A Helpful and Timely Resource on the Farm Bill
The deadline for reauthorizing the Farm Bill comes at the end of September and though the deadline wil[...]
You can tell what's informing a society by what the tallest building is. When you approach a medieval town, the cathedral is the tallest thing in the place. When you approach an eighteenth-century town, it is the political palace that's the tallest thing in the place. And when you approach a modern city, the tallest places are the office buildings, the centers of economic life.
-Joseph Campbell, The Power of Myth
The instinct to build, it would seem, is baked into our very DNA. From humble abodes to cathedrals, capitols, and towers that scrape the sky, we shape the world around us with our hands and our ambitions. I see it on my commute every morning through tree-lined residential neighborhoods of Saint Paul, along Summit Avenue, passing the Cathedral on my left and downtown on my right, and heading straight on to the Minnesota State Capitol - shining in its newly restored beauty. I also see it as I traverse the Iringa Region, where mud brick and German colonial buildings exist side by side and street corners are marked by churches, mosques, and temples of all denominations, types and persuasions - each building a reflection of those who built it and a certain way of viewing, ordering, and understanding the world.
Our companion synod relationship with the Iringa Diocese of the ELCT has also been shaped by the instinct to build. From the carefully manicured campuses of the University of Iringa, Ilula Hospital/Nursing School, and all six secondary schools to hundreds of chapels and churches in village preaching points, the built landscape tells the story of our life together - at least in part. Recorded in brick and stone is evidence of our successes and our failures, signs of growth and marks of decline. In concrete, physical forms, they show where we (our companions and us) got it right and where we missed the mark. In all these and the other projects we pursue together there is much to learn and much to celebrate.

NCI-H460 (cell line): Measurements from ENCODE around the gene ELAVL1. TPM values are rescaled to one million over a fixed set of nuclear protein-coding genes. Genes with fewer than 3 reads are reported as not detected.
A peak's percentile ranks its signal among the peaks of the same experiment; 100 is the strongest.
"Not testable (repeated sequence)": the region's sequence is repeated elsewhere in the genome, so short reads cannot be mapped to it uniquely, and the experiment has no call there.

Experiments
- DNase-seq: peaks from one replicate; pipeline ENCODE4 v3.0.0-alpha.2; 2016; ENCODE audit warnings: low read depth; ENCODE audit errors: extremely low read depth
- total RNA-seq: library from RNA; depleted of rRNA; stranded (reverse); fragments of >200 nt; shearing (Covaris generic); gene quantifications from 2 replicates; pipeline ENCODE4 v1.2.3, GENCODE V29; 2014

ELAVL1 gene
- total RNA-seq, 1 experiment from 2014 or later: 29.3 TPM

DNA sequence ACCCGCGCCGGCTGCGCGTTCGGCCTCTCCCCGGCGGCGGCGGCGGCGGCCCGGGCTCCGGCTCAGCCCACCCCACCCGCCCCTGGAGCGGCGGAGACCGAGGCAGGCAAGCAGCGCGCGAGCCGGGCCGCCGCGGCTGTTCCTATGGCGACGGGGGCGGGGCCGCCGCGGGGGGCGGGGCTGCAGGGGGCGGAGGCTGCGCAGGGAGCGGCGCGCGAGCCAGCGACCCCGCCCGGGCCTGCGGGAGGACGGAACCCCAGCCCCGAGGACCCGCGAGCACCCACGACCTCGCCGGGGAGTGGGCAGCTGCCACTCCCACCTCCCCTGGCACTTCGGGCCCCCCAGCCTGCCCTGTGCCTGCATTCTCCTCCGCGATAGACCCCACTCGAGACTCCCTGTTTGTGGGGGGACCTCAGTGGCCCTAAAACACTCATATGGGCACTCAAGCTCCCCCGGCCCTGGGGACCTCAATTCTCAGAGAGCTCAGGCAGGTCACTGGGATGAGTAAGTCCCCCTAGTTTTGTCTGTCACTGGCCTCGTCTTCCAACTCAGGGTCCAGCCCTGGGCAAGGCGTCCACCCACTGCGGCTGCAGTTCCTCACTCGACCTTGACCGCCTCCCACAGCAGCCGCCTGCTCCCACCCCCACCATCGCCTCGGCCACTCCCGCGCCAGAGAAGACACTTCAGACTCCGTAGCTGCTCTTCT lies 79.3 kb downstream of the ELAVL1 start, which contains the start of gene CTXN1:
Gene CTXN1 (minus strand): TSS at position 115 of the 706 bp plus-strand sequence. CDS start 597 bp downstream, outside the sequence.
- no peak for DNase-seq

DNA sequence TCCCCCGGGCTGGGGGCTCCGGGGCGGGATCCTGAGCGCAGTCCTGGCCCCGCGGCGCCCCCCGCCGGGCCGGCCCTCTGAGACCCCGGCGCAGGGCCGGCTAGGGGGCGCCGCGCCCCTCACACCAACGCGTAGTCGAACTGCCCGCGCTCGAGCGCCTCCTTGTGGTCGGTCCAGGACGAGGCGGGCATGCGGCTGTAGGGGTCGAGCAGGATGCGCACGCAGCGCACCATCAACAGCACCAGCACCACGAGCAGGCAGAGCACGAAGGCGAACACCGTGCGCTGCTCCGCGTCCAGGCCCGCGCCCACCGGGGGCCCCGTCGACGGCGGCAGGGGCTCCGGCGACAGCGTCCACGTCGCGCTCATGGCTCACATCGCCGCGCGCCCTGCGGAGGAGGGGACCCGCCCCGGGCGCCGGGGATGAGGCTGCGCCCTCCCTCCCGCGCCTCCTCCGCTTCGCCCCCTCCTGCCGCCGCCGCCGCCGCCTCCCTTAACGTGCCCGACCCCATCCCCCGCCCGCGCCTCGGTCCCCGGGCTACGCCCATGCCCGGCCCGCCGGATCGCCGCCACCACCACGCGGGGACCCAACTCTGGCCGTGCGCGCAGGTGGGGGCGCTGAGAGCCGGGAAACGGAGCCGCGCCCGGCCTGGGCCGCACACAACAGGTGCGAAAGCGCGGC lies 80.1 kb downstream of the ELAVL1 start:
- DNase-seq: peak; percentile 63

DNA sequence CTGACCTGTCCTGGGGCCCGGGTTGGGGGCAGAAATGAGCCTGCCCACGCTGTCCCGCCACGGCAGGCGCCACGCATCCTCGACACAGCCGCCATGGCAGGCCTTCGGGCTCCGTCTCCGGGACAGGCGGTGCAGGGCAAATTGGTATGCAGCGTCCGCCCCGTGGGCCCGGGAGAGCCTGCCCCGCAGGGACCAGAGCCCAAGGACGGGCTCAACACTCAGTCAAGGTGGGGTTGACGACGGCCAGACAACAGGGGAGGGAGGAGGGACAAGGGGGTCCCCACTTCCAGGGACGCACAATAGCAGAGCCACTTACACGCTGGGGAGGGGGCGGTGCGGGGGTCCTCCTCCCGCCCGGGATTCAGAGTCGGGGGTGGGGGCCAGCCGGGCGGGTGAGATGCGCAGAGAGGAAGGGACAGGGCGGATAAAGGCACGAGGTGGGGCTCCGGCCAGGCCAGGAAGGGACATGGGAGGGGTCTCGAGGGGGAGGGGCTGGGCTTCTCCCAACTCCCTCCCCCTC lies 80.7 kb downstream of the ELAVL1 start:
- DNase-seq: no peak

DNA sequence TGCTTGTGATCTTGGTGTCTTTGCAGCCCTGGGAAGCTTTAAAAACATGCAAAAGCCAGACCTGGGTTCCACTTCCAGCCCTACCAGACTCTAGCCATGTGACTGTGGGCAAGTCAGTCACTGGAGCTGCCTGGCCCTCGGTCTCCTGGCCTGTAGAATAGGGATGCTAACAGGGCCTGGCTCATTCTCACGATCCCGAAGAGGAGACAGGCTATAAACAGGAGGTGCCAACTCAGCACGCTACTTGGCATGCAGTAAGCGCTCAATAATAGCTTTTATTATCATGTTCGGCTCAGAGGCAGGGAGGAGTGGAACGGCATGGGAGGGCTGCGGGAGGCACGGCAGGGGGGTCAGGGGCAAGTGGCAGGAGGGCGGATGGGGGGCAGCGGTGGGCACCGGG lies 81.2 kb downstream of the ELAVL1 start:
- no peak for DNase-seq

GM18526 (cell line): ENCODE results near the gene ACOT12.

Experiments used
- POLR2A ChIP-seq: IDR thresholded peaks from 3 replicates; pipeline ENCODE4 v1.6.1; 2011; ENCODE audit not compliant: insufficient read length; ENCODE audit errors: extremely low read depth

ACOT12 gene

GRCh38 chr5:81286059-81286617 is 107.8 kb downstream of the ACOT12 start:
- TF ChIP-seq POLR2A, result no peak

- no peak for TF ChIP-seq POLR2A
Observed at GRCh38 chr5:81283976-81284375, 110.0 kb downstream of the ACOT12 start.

At this year's BKB Fall Festival we'll explore this instinct to build, give thanks for all that we have accomplished together, and make space to learn from one another about best practices when it comes to engaging in congregation to congregation activities. Understanding projects to be one of the 'pillars' of Bega Kwa Bega and a key activity for growing closer to one another, through speakers and learning sessions we'll be better equipped to pursue them on a firm foundation that is marked by Christ and the love of God and neighbor. It promises to be an inspiring morning and I can't wait to see you there, at Roseville Lutheran, on November 10 from 8:30am to 12:30pm.
With gratitude and joy,
The Rev. Peter Harrits
Director of Bega Kwa Bega & Assistant to the Bishop